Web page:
Or what we can learn about collaboration from an old bridge.


Claus, one of my business partners, told me – because he knows that I will spend my spring vacation in France at the Ardèche again – that he can’t wait to see a new Instagram posting of the suspension bridge, because I always post pictures of this bridge when I am there. He is totally right. I can’t help it. I always need to take and
post a picture of this wonderful bridge when I cross it.

I cross this bridge since the late 70ies when I first came to Provence with my parents who had bought a small house in Aiguèze, a beautiful medieval village located on the lower part of the river Ardèche that flows through a mind-blowing canyon. 

The question remains: why am I so attracted by this bridge? Of course, it is old and beautiful and one of the few bridges crossing the Ardèche. You have to drive almost one hour to get to next one, therefore the old bridge is heavily frequented, especially in summer during vacation time.

But my deep affection for the narrow bridge comes from something else. It comes from the time when I was a boy. At that time, there were no traffic lights to manage the traffic flow across the bridge. When someone wanted to cross it by car, one had to check if there already was another car on the bridge. Often, two cars tried to cross the bridge from both sides at the same time, followed by other cars, and they eventually met in the middle of the bridge. Believe me, this was always a very special event.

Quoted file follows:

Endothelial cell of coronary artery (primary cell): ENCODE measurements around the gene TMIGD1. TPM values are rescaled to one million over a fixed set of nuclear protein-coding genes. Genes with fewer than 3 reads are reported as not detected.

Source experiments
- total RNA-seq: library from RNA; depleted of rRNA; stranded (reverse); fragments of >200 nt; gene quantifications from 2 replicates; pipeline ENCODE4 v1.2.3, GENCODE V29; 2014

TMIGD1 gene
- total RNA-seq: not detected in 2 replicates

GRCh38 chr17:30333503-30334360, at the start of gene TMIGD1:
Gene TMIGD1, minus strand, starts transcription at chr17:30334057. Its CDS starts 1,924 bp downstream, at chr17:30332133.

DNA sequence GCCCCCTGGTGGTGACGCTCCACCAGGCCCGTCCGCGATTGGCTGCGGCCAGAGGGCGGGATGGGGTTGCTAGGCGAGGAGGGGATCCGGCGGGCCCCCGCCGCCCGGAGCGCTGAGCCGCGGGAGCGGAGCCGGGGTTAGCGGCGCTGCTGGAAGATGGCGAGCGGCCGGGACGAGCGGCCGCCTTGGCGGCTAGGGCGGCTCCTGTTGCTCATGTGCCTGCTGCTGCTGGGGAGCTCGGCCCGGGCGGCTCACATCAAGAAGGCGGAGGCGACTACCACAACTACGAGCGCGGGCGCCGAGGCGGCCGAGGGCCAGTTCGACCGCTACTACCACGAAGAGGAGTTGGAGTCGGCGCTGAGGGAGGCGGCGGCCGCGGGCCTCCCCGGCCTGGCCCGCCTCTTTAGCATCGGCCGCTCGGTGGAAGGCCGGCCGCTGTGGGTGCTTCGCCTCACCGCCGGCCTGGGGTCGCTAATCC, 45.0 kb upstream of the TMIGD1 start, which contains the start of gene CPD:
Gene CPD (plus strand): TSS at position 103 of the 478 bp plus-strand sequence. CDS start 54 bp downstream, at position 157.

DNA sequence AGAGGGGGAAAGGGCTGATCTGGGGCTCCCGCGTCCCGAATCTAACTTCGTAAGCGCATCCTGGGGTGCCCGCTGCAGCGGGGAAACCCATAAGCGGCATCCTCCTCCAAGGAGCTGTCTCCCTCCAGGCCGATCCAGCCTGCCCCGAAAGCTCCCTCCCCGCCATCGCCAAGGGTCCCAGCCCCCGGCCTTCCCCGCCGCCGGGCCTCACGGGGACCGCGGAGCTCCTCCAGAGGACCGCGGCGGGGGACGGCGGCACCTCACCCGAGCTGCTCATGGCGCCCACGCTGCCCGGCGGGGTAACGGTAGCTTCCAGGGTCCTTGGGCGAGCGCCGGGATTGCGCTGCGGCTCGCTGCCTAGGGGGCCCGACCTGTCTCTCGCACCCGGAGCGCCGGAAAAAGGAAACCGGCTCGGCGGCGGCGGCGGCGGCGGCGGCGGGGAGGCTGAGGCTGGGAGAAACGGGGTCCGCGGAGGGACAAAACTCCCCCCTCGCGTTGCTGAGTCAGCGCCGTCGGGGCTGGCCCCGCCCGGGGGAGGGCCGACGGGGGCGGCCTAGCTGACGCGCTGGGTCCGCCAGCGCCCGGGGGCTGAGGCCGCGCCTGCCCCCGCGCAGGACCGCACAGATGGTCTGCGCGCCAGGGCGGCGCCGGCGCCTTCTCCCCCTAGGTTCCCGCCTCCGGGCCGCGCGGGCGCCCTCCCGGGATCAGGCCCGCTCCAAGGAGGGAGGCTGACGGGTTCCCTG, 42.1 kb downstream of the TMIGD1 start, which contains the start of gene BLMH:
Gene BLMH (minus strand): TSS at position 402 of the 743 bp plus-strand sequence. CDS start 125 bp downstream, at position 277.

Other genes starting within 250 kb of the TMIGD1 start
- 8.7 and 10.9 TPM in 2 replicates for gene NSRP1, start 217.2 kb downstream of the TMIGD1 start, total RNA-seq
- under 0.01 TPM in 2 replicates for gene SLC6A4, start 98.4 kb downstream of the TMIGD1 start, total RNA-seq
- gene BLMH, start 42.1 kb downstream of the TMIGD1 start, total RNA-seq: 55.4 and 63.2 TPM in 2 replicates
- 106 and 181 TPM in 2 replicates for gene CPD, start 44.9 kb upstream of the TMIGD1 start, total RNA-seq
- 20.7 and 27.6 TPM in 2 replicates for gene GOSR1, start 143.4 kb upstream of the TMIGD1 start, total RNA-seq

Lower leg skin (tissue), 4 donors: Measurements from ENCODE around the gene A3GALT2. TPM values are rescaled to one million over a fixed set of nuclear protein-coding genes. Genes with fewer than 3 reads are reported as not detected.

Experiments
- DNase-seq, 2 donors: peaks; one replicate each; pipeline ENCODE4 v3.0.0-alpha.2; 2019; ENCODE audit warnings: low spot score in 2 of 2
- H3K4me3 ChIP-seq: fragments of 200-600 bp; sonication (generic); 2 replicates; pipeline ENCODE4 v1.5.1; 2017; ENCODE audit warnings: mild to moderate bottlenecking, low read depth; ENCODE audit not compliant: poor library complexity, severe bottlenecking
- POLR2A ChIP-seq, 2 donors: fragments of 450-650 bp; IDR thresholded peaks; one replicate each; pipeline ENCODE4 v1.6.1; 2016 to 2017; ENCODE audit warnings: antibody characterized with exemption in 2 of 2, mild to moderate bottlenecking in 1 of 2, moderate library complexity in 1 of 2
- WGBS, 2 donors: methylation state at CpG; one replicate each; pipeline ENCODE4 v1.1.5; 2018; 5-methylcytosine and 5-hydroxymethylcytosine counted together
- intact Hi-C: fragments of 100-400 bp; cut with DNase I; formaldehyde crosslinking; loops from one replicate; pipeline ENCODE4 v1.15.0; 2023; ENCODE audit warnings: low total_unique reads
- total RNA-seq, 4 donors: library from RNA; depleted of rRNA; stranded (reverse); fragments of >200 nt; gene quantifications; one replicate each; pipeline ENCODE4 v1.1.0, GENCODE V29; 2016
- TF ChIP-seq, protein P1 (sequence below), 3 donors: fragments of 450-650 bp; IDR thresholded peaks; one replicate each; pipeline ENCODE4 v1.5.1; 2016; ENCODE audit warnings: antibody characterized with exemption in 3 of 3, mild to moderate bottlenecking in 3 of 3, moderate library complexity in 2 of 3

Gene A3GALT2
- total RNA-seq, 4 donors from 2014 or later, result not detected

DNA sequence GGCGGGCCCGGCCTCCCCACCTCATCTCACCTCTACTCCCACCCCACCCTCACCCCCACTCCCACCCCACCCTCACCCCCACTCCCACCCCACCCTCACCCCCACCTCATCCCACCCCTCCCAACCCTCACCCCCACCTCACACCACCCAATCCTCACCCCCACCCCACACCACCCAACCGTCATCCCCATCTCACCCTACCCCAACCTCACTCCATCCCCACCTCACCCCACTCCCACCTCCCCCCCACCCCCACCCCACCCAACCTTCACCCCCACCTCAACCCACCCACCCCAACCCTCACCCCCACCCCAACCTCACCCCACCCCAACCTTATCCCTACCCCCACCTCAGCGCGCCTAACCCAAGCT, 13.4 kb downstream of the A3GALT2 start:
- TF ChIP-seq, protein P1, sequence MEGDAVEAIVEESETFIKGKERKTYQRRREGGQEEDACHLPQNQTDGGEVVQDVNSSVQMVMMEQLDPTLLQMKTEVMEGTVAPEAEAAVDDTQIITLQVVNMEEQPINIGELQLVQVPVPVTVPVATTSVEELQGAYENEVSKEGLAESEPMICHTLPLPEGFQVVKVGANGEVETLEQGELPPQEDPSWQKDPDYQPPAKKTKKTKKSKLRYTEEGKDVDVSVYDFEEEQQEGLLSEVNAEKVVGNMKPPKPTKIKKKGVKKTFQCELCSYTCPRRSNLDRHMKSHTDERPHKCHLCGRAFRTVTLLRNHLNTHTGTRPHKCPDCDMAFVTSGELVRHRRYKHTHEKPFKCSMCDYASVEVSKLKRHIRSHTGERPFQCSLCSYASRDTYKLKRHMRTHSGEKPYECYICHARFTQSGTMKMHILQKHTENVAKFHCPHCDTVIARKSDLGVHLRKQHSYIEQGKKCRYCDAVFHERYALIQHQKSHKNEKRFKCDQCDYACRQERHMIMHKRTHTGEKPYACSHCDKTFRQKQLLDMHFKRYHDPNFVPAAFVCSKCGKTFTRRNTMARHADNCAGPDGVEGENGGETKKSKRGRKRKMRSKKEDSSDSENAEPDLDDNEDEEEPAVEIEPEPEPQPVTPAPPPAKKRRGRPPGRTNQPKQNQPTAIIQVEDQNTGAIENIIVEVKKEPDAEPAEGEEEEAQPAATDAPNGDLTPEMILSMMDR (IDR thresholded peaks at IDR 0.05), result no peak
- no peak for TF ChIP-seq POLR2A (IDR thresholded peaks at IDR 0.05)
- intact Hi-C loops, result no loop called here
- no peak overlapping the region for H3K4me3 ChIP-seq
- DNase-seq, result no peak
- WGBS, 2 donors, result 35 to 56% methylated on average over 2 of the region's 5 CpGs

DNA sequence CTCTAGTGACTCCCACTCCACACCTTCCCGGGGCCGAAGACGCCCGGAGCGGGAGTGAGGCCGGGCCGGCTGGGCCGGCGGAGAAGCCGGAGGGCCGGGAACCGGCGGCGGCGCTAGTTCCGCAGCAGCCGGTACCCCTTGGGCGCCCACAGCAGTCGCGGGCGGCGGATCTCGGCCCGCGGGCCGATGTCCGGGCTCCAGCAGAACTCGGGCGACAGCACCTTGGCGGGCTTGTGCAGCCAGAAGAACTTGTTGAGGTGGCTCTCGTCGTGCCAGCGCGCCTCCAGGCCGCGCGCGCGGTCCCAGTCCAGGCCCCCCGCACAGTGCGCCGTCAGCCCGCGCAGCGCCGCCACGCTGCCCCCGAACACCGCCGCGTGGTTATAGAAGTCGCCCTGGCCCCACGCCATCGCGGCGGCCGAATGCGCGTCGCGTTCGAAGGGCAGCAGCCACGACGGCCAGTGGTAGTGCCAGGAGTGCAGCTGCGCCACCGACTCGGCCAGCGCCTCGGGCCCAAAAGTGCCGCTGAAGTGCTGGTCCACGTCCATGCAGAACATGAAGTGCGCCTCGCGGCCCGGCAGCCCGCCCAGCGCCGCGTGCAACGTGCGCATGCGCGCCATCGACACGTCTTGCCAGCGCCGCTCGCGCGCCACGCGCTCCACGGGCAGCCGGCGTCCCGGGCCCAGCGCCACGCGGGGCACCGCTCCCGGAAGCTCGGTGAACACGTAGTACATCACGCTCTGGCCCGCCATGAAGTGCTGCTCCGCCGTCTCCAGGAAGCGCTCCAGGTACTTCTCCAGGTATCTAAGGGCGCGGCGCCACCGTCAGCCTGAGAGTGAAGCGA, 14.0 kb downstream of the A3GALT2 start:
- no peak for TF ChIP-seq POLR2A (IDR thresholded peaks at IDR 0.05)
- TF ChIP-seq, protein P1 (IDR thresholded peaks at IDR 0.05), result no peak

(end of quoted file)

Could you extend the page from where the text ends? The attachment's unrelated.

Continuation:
It usually started with a noisy “cacophony” of car horns, followed by people stepping out of their cars, always including some hefty swearing and loud shouting. It was a true happening for all the bystanders who populated the little bar close by in the village of Saint Martin. When the “Pont supendue de St. Martin” was finally filled up with cars from both sides, it even started to shake. This shaky feeling brought the overheated crowd on the bridge quite quickly to their senses and a solution was found. By the way, the solution was dead simple: one side just had to pull back and let the others pass, regardless of who was right or wrong.


No alt text provided for this imageSo, every time when I cross the bridge to get to the bakery, those memories cross my mind and I regret a little bit that we did not have social media back in those days – these bridge fights would have gone viral for sure.

And ever since the traffic lights were installed in the late 80ies, these events never occurred again – and the bridge has thus lost its educational power.


Because besides all the fun memories, this bridge also taught me three simple but powerful lessons for life:  

1. Don’t just cross the bridge when you get there, look ahead!

2. There is no right or wrong. There are only compromises.

3. Great solutions only can be found together.

I could not share the bridge-crossing events, but I can share this story. And I will continue to share pictures of this truly unique – and very wise – bridge.